The secret trial of two activists associated with the gender rights and the #MeToo movements has started in China's Guangzhou city, according to reports.
The case involves activist and journalist Huang Xueqin and fellow activist Wang Jianbing. The two of them have been detained since 2021.
Huang and Wang are charged with "inciting the subversion of state power". The documents related to the case have not been released.
Huang rose to prominence in 2018 when the #MeToo movement emerged in China. The movement refers to the online phenomena that led to a large number of women to come out with accounts and allegations of sexual abuse through social media posts on platforms like Facebook and Twitter. They used the hashtag #MeToo.
Here we explain who Huang and Wang are, what issues they raised, and what the Chinese government has charged them with.
Who are Huang Xueqin and Wang Jianbing?
Huang Xueqin and Wang Jianbing are Chinese activists associated with the gender rights movement in China.
Huang is a feminist activist associated with the gender rights movement who rose to fame in 2018 during the #MeToo movement in China. She is also a journalist known for covering the pro-democracy movement in Hong Kong.
Wang is also an activist known for being associated with the gender and labour rights movements. He and Huang held a series of events on gender and feminist themes in the run-up to their detention in September 2021.
"Ms. Huang emerged as an important activist in China’s burgeoning #MeToo movement in early 2018, when she created a social media platform for reporting sexual harassment. She organized and published surveys that found it to be rampant in universities and workplaces. A champion of women’s right to speak out about harassment, Ms. Huang also described having been subjected to it herself by a colleague at a national news organisation," reported The New York Times.
Huang and Wang were detained a day before Huang was set to leave China in a flight for the United Kingdom where she was to pursue post-graduation on a UK government scholarship.
"In the year leading up to their arrest, Huang and Wang had organised weekly meetings at Wang’s apartment in Guangzhou for like-minded progressives, to discuss issues such as feminism, LGBTQ+ rights and labour issues, but also to watch films and play board games," reported Guardian.
A friend of the two told the Guardian that they were "trying to rebuild a network to bring together every isolated individual" and those attending the events "never thought that this was dangerous, or even offensive to the government".
The NYT reported that, prior to her detention in the current case in 2021, Huang was also detained in 2019 for covering and taking part in the Hong Kong protests. A security law introduced in 2020 has stripped the city of the autonomy it enjoyed, which had made it a haven for free speech and other civic rights in a country that's otherwise run by the Communist Party of China (CPC) with an iron-fist with no scope for dissent or freedom of expression and where independent media is non-existent.
About Wang, The NYT reported, "Mr. Wang worked to promote the rights of people with disabilities as well as workers. He was also a #MeToo advocate who tried to help victims of harassment speak out."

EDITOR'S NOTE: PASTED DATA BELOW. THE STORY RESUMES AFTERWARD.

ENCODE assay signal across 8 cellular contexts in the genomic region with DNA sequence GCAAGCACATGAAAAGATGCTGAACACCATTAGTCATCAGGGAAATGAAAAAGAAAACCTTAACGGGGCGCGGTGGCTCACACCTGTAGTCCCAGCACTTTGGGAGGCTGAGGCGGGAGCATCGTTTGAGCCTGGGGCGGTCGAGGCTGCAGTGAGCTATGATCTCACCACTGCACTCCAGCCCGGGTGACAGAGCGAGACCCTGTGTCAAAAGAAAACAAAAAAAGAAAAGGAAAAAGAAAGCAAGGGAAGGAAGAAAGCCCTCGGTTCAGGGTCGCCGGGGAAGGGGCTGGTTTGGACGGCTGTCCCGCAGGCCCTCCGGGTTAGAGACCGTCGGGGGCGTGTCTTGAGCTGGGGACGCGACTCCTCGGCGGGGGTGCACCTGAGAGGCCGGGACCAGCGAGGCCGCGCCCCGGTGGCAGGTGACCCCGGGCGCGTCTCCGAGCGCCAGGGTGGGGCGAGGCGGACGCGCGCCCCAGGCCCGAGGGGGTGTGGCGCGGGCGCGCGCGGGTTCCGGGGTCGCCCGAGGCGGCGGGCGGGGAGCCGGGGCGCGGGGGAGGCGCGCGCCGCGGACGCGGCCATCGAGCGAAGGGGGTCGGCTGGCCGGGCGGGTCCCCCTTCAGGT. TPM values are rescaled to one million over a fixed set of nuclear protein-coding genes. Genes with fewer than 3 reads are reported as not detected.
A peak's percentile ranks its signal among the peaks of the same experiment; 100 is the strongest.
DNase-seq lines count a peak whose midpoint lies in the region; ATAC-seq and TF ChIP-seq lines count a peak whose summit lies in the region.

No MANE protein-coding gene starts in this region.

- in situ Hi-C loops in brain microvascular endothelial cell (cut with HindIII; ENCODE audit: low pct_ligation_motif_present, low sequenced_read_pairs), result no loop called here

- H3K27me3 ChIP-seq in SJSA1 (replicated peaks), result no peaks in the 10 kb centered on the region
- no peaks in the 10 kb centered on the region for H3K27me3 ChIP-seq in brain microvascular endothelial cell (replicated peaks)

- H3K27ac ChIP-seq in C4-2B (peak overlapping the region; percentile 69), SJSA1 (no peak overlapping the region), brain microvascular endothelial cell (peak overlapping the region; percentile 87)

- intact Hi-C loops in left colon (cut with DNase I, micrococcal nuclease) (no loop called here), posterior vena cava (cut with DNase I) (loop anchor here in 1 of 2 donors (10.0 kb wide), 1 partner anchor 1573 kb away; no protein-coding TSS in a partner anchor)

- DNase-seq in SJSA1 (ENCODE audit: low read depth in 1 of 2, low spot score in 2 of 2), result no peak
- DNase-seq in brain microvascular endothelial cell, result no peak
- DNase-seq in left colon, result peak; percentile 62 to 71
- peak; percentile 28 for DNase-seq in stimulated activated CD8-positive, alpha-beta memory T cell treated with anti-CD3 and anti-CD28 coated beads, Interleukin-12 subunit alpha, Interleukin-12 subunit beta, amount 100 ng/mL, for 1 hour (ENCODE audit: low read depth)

What's China's case against the activists?
While the exact details have not been released by the Chinese authorities, the Huang and Wang have been charged with the incitement of subversion of the state power. The charge has often been used in China to crush dissent, particularly after Xi Jinping became the ruler of China in 2012.
"Little is known about the government’s case, but the vaguely worded offense with which the two were charged has long been seen as a tool for muzzling dissent. Since China’s top leader, Xi Jinping, came to power in 2012, the ruling Communist Party has sought to essentially silence people who have fought for free speech and political rights. A steady stream of activists, lawyers, tycoons and intellectuals have been put on trial and sentenced," noted NYT.
The two activists have been incommunicado in detention and formal arrest notices were published 47 days after their detention, according to reports.
The rights groups have alleged that Huang and Wang have been tortured and interrogated in secret. To build the case against them, the Chinese authorities have reportedly interrogated friends and contacts of the two activists.
The Chinese Human Rights Defenders (CHRD) has said that the Chinese police interrogated nearly 70 acquaintances of Huang and Wang in the weeks after their detention and forced them to sign testimonies against the two.
Ironically, while Huang is now being tried for subversion of state power over the feminist activism, her own allegations during the Me Too Movement had led to the conviction of one of her professors.
As Huang was to attend a UK scholarship, the UK government has also reacted to the trial. A UK Foreign Office spokesperson said: "We have directly raised our concerns on this case with the Chinese authorities on several occasions. Nobody should be arrested and put on trial for exercising their fundamental rights. British diplomats will seek to attend the trial."